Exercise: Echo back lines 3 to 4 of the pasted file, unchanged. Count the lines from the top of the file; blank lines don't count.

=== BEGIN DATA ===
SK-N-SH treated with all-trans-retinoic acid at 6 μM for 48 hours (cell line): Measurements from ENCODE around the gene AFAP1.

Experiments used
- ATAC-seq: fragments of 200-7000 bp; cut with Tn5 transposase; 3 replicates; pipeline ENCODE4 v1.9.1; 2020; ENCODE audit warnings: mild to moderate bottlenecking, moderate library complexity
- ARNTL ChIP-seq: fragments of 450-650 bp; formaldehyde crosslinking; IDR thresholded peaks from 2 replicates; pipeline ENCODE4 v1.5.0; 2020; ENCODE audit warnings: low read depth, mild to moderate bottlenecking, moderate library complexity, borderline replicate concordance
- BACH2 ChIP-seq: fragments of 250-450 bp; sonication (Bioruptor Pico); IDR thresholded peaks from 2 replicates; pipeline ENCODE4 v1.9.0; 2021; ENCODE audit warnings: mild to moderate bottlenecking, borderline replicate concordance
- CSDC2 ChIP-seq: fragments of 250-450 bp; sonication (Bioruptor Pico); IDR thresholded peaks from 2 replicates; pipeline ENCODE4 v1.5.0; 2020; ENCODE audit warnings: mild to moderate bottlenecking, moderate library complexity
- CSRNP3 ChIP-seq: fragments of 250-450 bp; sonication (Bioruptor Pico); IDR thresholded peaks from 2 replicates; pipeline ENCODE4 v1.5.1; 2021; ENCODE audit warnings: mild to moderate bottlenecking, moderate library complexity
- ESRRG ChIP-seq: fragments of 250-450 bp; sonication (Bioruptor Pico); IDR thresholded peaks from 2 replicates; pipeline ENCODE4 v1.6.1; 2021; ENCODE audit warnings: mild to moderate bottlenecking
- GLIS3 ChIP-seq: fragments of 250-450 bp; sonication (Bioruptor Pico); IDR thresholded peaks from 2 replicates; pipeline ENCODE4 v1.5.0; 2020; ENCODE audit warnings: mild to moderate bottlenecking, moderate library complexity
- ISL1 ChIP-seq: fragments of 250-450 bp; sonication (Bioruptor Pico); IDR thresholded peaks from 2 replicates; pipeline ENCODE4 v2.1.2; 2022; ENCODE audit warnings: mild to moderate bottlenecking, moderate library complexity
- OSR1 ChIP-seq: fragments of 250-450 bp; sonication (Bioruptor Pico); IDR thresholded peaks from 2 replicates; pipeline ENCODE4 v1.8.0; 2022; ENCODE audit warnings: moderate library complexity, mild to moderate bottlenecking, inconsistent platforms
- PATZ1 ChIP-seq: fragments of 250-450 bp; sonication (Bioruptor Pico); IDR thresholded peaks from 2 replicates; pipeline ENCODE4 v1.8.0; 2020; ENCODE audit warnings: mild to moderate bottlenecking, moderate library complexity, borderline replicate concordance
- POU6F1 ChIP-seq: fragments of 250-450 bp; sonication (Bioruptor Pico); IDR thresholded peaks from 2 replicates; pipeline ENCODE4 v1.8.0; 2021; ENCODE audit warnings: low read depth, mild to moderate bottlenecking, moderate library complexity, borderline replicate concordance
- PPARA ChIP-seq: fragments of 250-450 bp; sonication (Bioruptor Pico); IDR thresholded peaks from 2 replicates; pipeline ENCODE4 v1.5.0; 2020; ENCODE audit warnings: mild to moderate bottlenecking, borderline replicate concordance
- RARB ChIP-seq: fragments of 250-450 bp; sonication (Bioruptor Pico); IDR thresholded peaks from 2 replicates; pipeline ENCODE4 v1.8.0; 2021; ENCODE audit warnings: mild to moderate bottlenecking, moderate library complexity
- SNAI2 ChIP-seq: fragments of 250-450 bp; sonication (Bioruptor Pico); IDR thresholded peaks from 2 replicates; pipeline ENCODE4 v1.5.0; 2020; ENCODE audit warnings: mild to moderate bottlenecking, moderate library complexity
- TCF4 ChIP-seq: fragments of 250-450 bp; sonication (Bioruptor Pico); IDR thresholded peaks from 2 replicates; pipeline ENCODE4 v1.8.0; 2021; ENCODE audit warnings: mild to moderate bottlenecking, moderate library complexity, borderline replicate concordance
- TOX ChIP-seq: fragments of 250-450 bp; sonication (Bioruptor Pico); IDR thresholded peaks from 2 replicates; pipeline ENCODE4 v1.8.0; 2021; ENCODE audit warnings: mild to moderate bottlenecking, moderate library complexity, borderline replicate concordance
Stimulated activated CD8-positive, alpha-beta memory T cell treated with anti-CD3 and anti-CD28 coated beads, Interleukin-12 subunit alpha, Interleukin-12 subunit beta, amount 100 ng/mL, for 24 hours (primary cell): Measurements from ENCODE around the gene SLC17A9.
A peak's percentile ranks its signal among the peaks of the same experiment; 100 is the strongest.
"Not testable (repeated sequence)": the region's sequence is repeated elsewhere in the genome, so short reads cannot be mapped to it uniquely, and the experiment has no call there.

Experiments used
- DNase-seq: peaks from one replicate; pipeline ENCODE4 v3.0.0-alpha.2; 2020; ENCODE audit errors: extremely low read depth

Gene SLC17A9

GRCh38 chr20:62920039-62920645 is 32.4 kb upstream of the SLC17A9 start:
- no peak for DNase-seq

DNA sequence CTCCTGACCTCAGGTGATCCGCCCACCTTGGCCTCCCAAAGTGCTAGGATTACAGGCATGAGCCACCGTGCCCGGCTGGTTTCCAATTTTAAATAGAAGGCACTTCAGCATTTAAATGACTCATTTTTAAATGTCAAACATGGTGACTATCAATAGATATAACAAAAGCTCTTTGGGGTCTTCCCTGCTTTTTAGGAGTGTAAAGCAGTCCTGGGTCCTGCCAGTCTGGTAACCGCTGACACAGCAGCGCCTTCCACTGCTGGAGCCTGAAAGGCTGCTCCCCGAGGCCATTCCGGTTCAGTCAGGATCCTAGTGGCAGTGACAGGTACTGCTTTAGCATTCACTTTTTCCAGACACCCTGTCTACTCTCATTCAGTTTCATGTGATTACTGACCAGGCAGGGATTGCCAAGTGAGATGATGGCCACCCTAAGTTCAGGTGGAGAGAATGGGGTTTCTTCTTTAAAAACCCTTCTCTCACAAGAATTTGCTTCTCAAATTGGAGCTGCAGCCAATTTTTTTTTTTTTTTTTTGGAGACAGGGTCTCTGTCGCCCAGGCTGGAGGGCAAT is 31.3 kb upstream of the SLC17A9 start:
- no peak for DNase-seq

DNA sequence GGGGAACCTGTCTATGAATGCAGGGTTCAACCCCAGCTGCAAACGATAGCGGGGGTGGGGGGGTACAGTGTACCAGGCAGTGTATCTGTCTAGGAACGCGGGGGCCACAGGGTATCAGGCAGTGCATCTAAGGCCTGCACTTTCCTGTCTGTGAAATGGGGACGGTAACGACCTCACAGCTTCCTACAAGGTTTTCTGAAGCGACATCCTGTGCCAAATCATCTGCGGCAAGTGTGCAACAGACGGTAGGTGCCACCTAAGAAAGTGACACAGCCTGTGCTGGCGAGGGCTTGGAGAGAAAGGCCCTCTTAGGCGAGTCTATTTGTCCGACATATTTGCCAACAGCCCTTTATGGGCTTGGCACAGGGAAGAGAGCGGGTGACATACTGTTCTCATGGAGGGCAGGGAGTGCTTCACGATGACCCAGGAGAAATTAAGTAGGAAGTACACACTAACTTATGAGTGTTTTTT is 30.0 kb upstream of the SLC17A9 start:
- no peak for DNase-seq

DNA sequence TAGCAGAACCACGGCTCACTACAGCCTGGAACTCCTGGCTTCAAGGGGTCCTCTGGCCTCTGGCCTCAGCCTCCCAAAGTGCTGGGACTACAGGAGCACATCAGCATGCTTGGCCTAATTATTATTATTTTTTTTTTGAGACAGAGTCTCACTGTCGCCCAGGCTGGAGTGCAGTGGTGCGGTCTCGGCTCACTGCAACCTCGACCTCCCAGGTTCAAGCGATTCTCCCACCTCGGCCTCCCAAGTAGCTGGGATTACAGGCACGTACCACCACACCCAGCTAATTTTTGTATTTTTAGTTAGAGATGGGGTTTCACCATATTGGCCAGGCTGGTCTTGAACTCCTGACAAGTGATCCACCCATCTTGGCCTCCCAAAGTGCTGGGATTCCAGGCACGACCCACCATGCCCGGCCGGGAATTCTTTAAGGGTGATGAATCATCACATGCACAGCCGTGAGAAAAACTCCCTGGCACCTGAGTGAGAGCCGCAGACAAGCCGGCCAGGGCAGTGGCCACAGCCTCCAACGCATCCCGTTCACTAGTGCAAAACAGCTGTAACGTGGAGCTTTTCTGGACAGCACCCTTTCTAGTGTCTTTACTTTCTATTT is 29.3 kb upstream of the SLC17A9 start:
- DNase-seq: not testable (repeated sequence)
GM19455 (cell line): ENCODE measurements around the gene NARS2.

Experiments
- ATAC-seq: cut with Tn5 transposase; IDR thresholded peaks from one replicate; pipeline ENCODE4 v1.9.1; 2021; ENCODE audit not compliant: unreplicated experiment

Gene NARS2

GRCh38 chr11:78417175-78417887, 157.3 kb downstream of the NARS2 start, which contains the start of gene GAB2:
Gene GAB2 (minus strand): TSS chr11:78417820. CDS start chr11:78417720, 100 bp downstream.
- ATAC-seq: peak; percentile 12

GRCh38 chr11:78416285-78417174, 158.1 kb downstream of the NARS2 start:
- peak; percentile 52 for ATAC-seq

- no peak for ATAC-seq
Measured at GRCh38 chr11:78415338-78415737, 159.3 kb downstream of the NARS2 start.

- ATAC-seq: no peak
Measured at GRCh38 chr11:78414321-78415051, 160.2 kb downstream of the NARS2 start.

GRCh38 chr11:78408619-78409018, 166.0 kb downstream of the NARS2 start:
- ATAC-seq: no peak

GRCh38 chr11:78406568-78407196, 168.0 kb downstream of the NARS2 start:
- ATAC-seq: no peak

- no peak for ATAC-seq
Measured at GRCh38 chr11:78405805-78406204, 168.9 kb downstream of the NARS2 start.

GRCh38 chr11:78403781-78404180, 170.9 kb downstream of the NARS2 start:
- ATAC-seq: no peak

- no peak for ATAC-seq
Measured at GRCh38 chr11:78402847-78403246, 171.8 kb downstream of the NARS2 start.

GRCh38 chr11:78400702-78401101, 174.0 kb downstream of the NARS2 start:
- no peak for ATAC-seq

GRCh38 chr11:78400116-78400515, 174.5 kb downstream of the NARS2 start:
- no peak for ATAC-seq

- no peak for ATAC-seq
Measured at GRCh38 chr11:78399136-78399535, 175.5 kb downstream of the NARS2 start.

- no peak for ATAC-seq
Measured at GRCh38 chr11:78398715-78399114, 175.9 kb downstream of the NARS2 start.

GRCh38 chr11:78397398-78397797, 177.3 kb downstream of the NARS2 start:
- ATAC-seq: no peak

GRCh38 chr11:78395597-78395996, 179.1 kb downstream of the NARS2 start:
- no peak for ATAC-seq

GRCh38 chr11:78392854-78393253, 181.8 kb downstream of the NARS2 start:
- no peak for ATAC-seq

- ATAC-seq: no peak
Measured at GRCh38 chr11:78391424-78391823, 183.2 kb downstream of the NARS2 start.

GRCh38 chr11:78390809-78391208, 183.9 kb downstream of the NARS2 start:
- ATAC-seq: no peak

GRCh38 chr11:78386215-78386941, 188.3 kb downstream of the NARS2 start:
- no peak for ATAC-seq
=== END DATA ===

- ATAC-seq: fragments of 200-7000 bp; cut with Tn5 transposase; 3 replicates; pipeline ENCODE4 v1.9.1; 2020; ENCODE audit warnings: mild to moderate bottlenecking, moderate library complexity
- ARNTL ChIP-seq: fragments of 450-650 bp; formaldehyde crosslinking; IDR thresholded peaks from 2 replicates; pipeline ENCODE4 v1.5.0; 2020; ENCODE audit warnings: low read depth, mild to moderate bottlenecking, moderate library complexity, borderline replicate concordance